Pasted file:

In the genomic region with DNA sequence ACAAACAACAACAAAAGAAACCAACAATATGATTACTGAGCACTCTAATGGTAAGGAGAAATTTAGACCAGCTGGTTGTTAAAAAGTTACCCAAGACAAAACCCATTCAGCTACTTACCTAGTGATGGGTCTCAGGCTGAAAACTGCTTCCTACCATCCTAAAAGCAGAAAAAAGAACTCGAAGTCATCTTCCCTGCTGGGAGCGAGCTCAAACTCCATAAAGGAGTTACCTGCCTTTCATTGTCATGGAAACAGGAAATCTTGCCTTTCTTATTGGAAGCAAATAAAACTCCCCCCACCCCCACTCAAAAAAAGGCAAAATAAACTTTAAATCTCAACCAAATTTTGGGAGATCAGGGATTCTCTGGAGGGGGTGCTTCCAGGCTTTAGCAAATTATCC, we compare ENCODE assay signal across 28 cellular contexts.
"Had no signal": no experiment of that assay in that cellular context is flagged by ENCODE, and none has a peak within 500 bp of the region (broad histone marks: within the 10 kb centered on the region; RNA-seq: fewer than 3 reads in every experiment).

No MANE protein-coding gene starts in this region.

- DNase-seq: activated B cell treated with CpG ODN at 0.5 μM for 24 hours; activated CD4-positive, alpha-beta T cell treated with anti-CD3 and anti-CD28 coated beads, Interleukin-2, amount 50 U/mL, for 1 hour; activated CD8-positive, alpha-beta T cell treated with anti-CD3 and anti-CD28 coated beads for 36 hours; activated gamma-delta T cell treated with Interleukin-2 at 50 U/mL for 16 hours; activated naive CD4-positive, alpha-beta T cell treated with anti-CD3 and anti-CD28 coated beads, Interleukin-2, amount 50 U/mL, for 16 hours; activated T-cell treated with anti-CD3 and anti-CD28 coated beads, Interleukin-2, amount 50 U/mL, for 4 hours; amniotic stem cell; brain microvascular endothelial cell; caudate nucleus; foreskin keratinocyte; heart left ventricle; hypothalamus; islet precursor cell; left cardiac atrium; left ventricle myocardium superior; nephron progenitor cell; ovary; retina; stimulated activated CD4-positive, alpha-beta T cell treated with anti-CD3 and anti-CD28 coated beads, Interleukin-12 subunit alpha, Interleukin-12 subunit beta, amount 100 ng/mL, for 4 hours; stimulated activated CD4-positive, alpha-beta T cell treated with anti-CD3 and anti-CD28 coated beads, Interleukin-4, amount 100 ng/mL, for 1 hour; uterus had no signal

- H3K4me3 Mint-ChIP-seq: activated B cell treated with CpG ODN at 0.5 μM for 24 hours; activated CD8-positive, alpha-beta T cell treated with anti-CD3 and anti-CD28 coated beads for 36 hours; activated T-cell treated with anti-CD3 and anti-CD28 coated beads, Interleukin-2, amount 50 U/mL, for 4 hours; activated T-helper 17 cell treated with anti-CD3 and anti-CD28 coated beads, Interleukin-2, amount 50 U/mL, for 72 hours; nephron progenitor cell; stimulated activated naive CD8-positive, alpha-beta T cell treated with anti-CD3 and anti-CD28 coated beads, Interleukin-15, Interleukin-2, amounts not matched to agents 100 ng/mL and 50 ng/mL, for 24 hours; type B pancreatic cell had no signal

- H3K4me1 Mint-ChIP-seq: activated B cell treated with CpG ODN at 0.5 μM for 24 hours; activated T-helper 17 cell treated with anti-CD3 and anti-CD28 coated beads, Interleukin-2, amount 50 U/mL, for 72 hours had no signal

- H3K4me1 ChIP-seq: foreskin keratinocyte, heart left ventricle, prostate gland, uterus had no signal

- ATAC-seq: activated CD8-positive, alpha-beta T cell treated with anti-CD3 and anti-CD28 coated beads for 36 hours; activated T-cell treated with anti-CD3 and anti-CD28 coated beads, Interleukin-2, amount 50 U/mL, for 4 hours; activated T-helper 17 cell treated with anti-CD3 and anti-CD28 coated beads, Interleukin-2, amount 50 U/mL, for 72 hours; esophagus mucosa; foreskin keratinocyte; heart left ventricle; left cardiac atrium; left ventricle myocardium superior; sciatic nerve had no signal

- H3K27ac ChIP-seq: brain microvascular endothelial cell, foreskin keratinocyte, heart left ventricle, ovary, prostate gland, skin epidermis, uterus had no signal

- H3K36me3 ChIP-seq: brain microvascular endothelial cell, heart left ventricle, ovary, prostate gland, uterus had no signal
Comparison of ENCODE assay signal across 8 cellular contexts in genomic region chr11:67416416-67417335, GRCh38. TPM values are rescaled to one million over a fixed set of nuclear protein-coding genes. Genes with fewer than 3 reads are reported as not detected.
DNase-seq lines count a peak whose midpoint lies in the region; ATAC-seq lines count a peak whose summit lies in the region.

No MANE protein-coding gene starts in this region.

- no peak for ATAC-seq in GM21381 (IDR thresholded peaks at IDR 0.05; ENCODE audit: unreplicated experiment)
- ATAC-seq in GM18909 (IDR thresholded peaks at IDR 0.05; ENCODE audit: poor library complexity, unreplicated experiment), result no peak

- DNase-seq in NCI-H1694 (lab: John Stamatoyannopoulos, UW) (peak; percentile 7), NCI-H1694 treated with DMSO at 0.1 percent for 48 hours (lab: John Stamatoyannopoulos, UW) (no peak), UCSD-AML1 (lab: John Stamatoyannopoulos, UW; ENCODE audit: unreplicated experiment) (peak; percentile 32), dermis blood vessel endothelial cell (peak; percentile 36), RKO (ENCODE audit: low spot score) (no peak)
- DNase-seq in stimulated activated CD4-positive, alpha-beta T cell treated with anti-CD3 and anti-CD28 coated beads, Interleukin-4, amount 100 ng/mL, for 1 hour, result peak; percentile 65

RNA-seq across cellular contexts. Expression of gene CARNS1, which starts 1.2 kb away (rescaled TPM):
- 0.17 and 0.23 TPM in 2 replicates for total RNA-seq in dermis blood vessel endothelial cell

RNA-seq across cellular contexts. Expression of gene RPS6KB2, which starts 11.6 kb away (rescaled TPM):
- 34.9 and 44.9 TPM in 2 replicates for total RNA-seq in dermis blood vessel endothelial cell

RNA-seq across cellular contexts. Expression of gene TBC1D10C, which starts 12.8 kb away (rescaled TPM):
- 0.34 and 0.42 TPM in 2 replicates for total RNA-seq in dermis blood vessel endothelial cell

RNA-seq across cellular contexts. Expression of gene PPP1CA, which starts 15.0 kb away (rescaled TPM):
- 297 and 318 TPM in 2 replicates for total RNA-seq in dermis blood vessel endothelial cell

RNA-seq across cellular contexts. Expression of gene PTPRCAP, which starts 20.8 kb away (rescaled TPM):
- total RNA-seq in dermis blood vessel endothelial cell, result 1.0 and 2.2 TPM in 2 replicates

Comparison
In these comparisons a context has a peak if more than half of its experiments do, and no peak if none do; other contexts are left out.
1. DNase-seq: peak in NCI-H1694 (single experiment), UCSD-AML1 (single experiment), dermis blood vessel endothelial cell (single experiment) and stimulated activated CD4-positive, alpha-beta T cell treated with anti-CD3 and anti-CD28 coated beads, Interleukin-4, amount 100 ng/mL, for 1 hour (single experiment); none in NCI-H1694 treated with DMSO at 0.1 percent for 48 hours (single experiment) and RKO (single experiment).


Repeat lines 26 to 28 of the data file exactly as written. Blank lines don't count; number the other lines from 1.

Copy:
RNA-seq across cellular contexts. Expression of gene PTPRCAP, which starts 20.8 kb away (rescaled TPM):
- total RNA-seq in dermis blood vessel endothelial cell, result 1.0 and 2.2 TPM in 2 replicates

Comparison